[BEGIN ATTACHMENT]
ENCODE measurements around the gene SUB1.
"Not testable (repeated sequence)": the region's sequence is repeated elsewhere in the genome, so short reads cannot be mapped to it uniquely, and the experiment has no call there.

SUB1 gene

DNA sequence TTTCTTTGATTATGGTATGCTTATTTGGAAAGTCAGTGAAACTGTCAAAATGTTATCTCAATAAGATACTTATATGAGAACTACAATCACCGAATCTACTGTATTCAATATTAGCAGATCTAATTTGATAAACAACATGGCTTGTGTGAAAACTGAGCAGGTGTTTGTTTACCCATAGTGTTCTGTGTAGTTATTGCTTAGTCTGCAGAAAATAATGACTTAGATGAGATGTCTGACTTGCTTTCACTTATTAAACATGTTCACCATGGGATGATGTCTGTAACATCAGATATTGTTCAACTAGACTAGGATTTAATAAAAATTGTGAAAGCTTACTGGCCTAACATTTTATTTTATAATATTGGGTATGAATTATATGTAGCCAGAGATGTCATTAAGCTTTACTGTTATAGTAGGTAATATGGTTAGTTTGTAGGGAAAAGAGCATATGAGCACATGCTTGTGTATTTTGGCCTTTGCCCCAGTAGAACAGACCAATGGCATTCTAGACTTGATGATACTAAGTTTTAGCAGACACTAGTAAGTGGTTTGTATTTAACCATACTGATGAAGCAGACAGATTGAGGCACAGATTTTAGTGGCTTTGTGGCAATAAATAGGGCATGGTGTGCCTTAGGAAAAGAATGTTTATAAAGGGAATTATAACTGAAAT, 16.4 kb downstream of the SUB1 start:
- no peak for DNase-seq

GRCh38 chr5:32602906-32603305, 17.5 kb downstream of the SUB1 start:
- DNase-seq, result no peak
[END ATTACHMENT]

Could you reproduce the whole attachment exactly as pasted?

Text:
ENCODE measurements around the gene SUB1.
"Not testable (repeated sequence)": the region's sequence is repeated elsewhere in the genome, so short reads cannot be mapped to it uniquely, and the experiment has no call there.

SUB1 gene

DNA sequence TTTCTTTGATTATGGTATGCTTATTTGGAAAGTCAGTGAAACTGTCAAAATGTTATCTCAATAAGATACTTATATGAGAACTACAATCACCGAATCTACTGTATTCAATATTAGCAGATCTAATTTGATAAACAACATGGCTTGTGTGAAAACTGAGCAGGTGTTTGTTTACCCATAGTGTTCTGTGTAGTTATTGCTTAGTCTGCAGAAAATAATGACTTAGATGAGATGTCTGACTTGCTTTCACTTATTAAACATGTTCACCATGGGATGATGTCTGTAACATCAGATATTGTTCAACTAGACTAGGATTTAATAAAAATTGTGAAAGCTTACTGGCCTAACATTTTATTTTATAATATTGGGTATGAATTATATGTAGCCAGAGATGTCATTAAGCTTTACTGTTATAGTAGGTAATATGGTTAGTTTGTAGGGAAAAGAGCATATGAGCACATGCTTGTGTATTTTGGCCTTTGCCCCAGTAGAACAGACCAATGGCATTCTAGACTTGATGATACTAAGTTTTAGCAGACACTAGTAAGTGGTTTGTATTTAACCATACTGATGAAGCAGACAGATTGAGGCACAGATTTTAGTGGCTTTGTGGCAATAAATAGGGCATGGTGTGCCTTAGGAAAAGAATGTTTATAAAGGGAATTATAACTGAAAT, 16.4 kb downstream of the SUB1 start:
- no peak for DNase-seq

GRCh38 chr5:32602906-32603305, 17.5 kb downstream of the SUB1 start:
- DNase-seq, result no peak